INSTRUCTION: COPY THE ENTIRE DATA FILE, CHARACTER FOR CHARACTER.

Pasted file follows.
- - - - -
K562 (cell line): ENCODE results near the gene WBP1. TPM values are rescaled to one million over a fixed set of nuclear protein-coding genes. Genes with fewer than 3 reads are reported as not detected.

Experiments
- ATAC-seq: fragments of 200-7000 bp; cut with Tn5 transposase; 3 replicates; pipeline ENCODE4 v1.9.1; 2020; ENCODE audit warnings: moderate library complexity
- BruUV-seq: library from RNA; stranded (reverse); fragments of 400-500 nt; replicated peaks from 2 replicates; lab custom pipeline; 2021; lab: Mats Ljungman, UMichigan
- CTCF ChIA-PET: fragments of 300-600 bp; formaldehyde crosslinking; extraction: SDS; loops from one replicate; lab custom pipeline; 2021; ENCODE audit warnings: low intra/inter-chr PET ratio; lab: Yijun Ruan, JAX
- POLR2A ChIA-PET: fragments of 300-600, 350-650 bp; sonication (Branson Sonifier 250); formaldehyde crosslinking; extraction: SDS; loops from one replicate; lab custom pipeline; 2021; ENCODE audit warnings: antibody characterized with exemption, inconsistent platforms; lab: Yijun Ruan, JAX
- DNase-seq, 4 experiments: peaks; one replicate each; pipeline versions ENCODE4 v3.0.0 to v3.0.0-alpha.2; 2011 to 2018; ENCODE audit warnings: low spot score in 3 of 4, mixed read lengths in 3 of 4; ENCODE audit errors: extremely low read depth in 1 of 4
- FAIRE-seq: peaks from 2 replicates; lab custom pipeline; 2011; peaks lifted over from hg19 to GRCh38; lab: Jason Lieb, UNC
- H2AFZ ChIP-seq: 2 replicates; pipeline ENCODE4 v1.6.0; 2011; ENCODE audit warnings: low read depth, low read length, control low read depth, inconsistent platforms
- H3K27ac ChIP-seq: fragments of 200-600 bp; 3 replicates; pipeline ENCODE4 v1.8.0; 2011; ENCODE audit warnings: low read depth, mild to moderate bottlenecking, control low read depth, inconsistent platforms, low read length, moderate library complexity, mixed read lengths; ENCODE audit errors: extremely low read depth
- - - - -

K562 (cell line): ENCODE results near the gene WBP1. TPM values are rescaled to one million over a fixed set of nuclear protein-coding genes. Genes with fewer than 3 reads are reported as not detected.

Experiments
- ATAC-seq: fragments of 200-7000 bp; cut with Tn5 transposase; 3 replicates; pipeline ENCODE4 v1.9.1; 2020; ENCODE audit warnings: moderate library complexity
- BruUV-seq: library from RNA; stranded (reverse); fragments of 400-500 nt; replicated peaks from 2 replicates; lab custom pipeline; 2021; lab: Mats Ljungman, UMichigan
- CTCF ChIA-PET: fragments of 300-600 bp; formaldehyde crosslinking; extraction: SDS; loops from one replicate; lab custom pipeline; 2021; ENCODE audit warnings: low intra/inter-chr PET ratio; lab: Yijun Ruan, JAX
- POLR2A ChIA-PET: fragments of 300-600, 350-650 bp; sonication (Branson Sonifier 250); formaldehyde crosslinking; extraction: SDS; loops from one replicate; lab custom pipeline; 2021; ENCODE audit warnings: antibody characterized with exemption, inconsistent platforms; lab: Yijun Ruan, JAX
- DNase-seq, 4 experiments: peaks; one replicate each; pipeline versions ENCODE4 v3.0.0 to v3.0.0-alpha.2; 2011 to 2018; ENCODE audit warnings: low spot score in 3 of 4, mixed read lengths in 3 of 4; ENCODE audit errors: extremely low read depth in 1 of 4
- FAIRE-seq: peaks from 2 replicates; lab custom pipeline; 2011; peaks lifted over from hg19 to GRCh38; lab: Jason Lieb, UNC
- H2AFZ ChIP-seq: 2 replicates; pipeline ENCODE4 v1.6.0; 2011; ENCODE audit warnings: low read depth, low read length, control low read depth, inconsistent platforms
- H3K27ac ChIP-seq: fragments of 200-600 bp; 3 replicates; pipeline ENCODE4 v1.8.0; 2011; ENCODE audit warnings: low read depth, mild to moderate bottlenecking, control low read depth, inconsistent platforms, low read length, moderate library complexity, mixed read lengths; ENCODE audit errors: extremely low read depth